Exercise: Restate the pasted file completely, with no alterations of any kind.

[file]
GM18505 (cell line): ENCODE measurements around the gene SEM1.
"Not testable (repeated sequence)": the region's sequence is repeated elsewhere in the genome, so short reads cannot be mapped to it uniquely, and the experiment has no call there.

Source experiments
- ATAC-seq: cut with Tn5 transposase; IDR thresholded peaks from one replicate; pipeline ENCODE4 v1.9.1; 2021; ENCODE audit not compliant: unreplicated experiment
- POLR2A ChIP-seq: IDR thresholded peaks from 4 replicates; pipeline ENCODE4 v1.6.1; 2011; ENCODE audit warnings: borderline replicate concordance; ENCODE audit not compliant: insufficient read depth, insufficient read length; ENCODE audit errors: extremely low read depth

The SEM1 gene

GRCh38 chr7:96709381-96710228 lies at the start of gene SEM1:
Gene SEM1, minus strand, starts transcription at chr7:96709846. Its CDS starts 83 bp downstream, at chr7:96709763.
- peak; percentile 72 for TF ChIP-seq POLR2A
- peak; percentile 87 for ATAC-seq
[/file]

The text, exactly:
GM18505 (cell line): ENCODE measurements around the gene SEM1.
"Not testable (repeated sequence)": the region's sequence is repeated elsewhere in the genome, so short reads cannot be mapped to it uniquely, and the experiment has no call there.

Source experiments
- ATAC-seq: cut with Tn5 transposase; IDR thresholded peaks from one replicate; pipeline ENCODE4 v1.9.1; 2021; ENCODE audit not compliant: unreplicated experiment
- POLR2A ChIP-seq: IDR thresholded peaks from 4 replicates; pipeline ENCODE4 v1.6.1; 2011; ENCODE audit warnings: borderline replicate concordance; ENCODE audit not compliant: insufficient read depth, insufficient read length; ENCODE audit errors: extremely low read depth

The SEM1 gene

GRCh38 chr7:96709381-96710228 lies at the start of gene SEM1:
Gene SEM1, minus strand, starts transcription at chr7:96709846. Its CDS starts 83 bp downstream, at chr7:96709763.
- peak; percentile 72 for TF ChIP-seq POLR2A
- peak; percentile 87 for ATAC-seq